This paper lays out presence related formal aspects of media offerings suited to evoke mood management (Zillmann, 1988). Zillmann proposes that apart from other dimensions, the mood-impacting characteristics of media stimuli vary with the hedonic valence referring to the content (see also Knobloch-Westerwick, 2006). In this contribution, it is claimed that not only does the hedonic value vary with content, but also with formal characteristics of stimuli that refer to different types of media. In contrast to other investigations on mood management, these investigations focus on the reduction of aversive moods when exposed to certain media offerings. The investigations do not focus on the measurement of selected stimuli arrangements in terms of time and intensity.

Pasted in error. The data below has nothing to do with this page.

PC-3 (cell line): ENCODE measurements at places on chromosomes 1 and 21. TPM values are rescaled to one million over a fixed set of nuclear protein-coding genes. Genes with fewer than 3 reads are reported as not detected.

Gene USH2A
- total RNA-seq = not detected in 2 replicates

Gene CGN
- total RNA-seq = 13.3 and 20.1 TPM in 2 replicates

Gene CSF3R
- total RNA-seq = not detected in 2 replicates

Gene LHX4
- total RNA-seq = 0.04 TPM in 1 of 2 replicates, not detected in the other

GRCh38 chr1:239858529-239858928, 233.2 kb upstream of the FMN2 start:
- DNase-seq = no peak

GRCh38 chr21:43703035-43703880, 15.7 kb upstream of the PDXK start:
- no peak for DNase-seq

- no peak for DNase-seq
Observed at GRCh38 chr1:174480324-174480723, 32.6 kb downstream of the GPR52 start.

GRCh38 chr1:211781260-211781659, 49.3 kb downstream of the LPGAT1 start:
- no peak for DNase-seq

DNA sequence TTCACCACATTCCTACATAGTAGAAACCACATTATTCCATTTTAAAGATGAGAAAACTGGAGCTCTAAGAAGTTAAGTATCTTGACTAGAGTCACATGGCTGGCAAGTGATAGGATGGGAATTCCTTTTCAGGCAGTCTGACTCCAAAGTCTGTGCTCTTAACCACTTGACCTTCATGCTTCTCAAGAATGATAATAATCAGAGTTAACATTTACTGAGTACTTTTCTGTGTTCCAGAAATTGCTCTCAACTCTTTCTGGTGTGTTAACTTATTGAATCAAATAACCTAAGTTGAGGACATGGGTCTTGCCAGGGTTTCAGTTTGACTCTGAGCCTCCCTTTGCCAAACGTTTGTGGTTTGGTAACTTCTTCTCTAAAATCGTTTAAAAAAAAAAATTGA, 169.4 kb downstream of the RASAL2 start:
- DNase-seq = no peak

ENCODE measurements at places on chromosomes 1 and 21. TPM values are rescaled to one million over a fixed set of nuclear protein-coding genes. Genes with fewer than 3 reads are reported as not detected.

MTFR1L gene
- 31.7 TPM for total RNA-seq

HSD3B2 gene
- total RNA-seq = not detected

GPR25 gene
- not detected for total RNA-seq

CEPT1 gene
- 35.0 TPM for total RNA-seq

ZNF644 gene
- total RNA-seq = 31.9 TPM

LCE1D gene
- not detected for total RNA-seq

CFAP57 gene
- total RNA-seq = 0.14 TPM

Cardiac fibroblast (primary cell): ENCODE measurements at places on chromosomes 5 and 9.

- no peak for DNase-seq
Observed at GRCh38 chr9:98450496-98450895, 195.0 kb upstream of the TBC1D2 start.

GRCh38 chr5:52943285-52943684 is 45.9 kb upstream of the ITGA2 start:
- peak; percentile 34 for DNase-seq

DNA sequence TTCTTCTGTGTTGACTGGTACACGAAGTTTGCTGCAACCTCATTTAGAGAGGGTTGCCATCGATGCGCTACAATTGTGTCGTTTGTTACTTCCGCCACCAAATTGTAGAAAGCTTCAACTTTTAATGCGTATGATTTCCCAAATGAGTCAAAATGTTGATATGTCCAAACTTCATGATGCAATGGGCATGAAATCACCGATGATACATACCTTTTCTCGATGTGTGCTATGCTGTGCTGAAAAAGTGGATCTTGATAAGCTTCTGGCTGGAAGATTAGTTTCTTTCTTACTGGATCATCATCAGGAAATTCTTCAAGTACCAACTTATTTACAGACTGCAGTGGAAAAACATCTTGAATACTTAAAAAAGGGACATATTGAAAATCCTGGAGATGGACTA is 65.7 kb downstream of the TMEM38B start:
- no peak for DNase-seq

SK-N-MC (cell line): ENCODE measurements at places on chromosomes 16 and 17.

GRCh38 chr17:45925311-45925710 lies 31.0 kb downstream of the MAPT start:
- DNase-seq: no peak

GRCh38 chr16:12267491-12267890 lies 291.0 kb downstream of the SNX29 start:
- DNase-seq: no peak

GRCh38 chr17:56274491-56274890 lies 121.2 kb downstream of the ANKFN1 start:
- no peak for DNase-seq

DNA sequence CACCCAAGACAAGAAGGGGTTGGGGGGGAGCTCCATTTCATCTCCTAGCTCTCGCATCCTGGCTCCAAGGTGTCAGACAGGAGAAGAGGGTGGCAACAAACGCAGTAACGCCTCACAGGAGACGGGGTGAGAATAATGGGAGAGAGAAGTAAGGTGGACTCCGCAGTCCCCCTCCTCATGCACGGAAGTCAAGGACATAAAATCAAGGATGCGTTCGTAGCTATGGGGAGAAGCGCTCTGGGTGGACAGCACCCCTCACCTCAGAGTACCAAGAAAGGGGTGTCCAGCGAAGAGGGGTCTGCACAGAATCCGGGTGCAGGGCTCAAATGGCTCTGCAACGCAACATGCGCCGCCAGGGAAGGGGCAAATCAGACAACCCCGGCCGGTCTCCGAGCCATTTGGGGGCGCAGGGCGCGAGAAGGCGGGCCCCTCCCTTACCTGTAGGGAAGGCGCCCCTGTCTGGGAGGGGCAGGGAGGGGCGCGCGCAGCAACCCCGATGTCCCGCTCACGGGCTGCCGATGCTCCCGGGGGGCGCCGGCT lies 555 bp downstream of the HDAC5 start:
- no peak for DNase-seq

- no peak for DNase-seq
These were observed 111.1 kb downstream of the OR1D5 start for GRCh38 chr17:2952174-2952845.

To test this hypothesis, the current paper presents the results of two studies in which 66 participants were presented with film sequences in order to induce aggressive moods. In the first experiment, which served as a treatment check, it was shown that aggressive moods could be reduced more with televised exposures than with a waiting period. In a second experiment, participants having partaken in the experimental induction of aggressive moods were allocated to different experimental conditions that are classified according to formal aspects of hedonic valence: a television exposure condition, an internet surfing condition, and a chat condition. These activities can be numerically classified according to three axes, (i) the amount of sensory information, (ii) the extent of possible interactions, and (iii) the synchrony between sender and recipient. The resulting categorizations of certain media offerings (television exposure: 3, internet surfing: 9–11, and chatting: 8) simultaneously represent certain aspects of the concept of presence. Results show that the induced aggressive moods can be mostly reduced by the treatment (media offerings) with the highest number allocated (internet surfing). Moreover, the findings show an overall decrease of aggressive moods according to the increasing number from television to internet.